Peter Finch (in “New Welsh Review”) singled this (Book of) Job-shaped sequence  out as the "best piece (in the book)…crisp, comprehensible and moving.’’ I'm posting the here as a companion toNo Lyric Poetry After Auschwitz.”  

January 15, 2015

Margery Kempe, the Visonary'sTale


All pictures by Al Pulford

The same bed. 40 years earlier. 1394.

Margery: (on bed, howls, ante-, mid- and post-natal) Oh Jesus! Twenty years of age, married to a worshipful burgess of Lynn and quickly with child as nature would have it. And it’s hell on earth! (living this) Devils opening their mouths all alight with burning flames of fire, pawing at me, hauling me about both night and day, menacing me to deny God, family, virtue and the Christian faith.

She self-harms violently, bites her hand ‘scarring it for life’, tears ‘the skin of her body near her heart with her nails pitilessly.’

(to audience) Post-natal depression you call it? (putting us right on that) Eight months straddling the eternal pit, between the devil and the unshriven dread of my confessor, I desired all wickedness (strait-jacket arms) and had to be tied up in case I killed myself! 


Read the full play, plus related prologues by Margery's parish priest the Lollard William Sawtrey, her Scribe, her father and a version  for a full cast, including all these characters  and with extensive press features, afterwords and research items here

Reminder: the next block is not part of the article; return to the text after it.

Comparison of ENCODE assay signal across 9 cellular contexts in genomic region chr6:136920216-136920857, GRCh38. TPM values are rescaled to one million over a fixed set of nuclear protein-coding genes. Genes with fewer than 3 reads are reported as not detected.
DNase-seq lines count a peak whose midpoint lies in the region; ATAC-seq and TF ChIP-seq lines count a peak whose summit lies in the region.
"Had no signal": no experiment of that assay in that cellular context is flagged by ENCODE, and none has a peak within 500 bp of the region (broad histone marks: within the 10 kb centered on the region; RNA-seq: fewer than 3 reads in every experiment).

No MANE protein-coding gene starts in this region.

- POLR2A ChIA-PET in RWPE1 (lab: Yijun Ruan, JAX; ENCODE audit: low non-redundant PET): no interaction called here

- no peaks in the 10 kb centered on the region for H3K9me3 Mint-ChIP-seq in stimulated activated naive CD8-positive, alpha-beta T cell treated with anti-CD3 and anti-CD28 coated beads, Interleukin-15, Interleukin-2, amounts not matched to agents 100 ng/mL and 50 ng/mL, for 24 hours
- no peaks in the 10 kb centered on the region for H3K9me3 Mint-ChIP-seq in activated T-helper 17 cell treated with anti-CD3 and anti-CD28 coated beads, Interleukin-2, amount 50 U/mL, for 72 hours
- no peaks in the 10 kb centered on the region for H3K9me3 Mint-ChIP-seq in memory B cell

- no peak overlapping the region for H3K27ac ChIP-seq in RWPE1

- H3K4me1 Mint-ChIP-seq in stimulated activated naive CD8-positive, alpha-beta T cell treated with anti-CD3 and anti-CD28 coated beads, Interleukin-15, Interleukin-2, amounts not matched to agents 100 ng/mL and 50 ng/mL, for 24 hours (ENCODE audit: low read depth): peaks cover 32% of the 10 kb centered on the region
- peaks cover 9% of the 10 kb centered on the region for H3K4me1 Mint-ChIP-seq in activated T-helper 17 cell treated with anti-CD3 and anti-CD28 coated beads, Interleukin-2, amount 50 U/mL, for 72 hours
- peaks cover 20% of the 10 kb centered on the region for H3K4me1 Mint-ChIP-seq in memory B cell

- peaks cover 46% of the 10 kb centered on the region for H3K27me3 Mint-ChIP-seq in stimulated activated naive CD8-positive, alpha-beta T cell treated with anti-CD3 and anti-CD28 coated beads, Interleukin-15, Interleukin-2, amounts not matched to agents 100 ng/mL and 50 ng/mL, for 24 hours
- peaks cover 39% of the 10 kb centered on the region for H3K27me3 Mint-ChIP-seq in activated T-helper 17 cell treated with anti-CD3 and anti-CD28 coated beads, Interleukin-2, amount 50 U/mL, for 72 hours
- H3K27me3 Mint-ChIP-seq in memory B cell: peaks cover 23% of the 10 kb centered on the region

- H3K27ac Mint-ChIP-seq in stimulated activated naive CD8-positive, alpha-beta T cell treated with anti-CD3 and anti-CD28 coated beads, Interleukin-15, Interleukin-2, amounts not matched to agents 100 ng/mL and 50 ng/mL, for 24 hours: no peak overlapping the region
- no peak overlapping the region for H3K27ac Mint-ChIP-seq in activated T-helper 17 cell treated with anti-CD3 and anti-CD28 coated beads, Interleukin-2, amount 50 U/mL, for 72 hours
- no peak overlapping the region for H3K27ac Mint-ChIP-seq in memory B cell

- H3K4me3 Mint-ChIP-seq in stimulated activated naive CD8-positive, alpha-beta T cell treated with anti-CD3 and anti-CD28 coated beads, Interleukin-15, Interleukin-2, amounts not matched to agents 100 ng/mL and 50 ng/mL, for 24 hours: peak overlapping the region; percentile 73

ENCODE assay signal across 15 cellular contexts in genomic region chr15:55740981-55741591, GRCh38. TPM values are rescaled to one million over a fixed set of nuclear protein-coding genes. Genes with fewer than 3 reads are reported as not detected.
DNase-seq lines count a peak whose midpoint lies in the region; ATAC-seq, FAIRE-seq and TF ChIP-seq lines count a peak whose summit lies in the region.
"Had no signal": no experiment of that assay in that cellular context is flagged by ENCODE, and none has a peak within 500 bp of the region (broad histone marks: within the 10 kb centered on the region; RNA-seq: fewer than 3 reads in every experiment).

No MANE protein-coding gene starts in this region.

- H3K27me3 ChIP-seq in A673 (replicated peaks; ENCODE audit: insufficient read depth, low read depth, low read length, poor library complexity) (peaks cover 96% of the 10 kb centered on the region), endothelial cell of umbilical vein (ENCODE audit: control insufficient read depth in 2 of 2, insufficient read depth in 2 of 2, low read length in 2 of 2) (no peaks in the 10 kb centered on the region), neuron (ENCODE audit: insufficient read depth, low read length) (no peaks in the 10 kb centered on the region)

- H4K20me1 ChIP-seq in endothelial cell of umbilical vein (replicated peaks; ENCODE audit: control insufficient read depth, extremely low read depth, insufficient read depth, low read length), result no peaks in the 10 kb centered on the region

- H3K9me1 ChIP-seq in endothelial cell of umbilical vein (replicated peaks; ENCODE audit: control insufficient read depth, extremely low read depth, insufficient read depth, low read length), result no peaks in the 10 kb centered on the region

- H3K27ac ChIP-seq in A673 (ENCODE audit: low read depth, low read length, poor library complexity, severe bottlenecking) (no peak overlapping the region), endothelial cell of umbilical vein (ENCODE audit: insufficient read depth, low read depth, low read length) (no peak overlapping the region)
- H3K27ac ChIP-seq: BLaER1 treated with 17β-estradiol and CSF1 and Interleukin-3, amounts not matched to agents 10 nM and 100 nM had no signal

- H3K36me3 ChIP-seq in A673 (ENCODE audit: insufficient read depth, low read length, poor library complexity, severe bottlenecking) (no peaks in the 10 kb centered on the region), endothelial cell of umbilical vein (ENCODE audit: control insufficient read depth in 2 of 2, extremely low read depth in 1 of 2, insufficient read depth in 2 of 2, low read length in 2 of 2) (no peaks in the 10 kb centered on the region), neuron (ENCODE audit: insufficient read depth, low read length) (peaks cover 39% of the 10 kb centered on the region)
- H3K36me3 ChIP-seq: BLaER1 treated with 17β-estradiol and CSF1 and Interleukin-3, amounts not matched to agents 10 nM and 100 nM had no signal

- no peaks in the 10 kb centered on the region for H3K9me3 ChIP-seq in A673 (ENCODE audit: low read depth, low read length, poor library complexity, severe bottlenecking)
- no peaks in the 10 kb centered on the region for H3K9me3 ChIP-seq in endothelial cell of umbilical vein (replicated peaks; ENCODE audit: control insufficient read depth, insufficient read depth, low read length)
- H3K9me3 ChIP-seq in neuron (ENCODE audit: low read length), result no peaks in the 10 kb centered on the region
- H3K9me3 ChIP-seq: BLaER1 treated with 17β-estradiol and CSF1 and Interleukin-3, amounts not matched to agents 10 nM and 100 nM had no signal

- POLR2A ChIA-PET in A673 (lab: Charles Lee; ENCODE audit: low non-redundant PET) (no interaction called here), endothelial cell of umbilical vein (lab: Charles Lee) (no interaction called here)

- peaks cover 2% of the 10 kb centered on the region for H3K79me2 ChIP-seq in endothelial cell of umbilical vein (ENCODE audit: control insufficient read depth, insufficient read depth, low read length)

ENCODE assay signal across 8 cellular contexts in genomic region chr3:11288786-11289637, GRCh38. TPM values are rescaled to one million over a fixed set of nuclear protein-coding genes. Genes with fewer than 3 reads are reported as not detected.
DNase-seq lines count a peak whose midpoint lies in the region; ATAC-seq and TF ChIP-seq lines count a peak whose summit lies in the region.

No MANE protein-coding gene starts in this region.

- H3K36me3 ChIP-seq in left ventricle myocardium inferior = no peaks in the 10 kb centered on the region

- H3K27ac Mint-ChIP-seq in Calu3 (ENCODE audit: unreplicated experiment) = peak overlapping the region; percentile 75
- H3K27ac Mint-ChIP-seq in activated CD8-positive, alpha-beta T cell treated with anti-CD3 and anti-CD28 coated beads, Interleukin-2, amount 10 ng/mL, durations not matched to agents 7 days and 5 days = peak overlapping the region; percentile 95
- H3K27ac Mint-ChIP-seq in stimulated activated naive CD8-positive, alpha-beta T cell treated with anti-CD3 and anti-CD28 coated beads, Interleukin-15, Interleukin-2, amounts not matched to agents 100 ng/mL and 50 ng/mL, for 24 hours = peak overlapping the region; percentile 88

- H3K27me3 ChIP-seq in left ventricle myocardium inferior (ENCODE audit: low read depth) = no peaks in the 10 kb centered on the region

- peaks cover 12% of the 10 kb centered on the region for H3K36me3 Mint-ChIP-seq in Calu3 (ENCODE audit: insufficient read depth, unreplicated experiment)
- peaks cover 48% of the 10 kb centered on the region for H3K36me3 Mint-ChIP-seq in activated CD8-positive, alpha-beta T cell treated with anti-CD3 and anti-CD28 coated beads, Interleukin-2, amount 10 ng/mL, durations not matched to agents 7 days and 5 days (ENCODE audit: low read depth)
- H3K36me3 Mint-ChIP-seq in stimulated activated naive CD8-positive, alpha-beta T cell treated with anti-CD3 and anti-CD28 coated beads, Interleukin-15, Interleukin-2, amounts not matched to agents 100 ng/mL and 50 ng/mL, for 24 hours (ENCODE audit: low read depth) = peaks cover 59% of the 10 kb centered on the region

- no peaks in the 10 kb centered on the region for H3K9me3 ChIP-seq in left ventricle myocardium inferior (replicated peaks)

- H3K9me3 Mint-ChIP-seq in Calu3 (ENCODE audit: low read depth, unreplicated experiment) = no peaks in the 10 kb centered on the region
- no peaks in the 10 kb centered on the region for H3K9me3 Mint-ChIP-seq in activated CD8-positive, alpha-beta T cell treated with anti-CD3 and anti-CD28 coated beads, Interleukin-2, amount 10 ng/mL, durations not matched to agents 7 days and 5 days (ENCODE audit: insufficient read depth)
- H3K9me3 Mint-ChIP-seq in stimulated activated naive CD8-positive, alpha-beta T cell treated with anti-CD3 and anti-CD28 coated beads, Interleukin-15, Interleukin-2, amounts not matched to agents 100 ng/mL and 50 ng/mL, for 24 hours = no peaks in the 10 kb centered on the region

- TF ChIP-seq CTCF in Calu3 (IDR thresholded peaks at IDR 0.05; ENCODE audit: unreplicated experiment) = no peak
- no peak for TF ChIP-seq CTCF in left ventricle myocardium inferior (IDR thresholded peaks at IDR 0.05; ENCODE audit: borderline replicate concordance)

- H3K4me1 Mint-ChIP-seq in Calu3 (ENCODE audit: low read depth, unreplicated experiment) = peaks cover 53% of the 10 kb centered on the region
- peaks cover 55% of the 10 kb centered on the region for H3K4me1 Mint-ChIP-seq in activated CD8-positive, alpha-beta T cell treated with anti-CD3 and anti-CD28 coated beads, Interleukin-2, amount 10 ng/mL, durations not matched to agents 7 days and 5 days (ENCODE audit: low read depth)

Margery Kempe, the Wife of Lynn's Tale

Picture by Al Pulford

Read the script here

The Merchant’s Prologue to the Wife of Lynn's Tale

Read the full Prologue here 


Brunham is mediaeval ‘Trade’ but aspirational– a powerful agent of the landed class of kings and courtiers.

Ocean Eyes plays.

Scene 1. In St Margaret’s.

Brunham: Allow me to introduce myself. John Brunham of Bishop’s Lynn, deal-broker. Navigating treaties, steering rivals, roping in partners. Exporting and importing whatever the Warehouse of the Wash needs. Five times Mayor, twice MP, alderman, coroner, justice of the peace, chamberlain, royal agent, merchant-statesman, benefactor-

Enter Geoffrey Chaucer, flustered, late.

Chaucer: Sorry.

Brunham: Pray do not be. Take a pew. (as Chaucer sits) First time in Lynn?

Chaucer: (from audience) Second. I was born here. My wine merchant father paid nativity dues to a Lynn church. London has no birth evidence at all.

Brunham: (recognising this) Ah Master Chaucer! The Father of English Poetry. And a true son of Lynn. I hear you’re up here researching a Merchant’s Tale?

Chaucer: A Reeve."Of Northfolk was this reeve of which I telle/Byside a toun men callen Baldeswelle".

Brunham: A Magistrate’s tale? What for? (sings back) ‘Of Northfolk was this merchant whom you should sing/ In a port that men call Bishop’s Lynn.’ – Are you familiar with the work of Anonymous?

Chaucer: Didn’t he write The Castle of Perseverance?

Brunham: He did indeed. A Norfolk scribe like yourself. Let me give the gist of his World. It’s the Merchant’s life to a T.

David Frost - a Merchant for all periods?

The Scribe's Prologue to the Wife of Lynn's Tale

Read the full script here


January 14, 2015

January 11, 2015

Wolf Folk Club, Sandringham Woods, Norfolk, bite sized previews of the film of the film of the anthem

If you go down to the woods.

Ginsberg, Howl your heart out! The Silver Fox leads the Pack...

Never mind Frozen. Never mind Jaws. Here's three John MacLennan hand-cam previews of a film of Howl (a poem what I wrote) - as lupine ear-marked by pack-leader Roger as a Wolf Folk Club anthem - performed live by the Pack. (And we do have a big good time down in those big bad woods.)




and here

Note also the film of the film of the film being made by musician-visitors from the Deep American South. The man making notes is my therapist.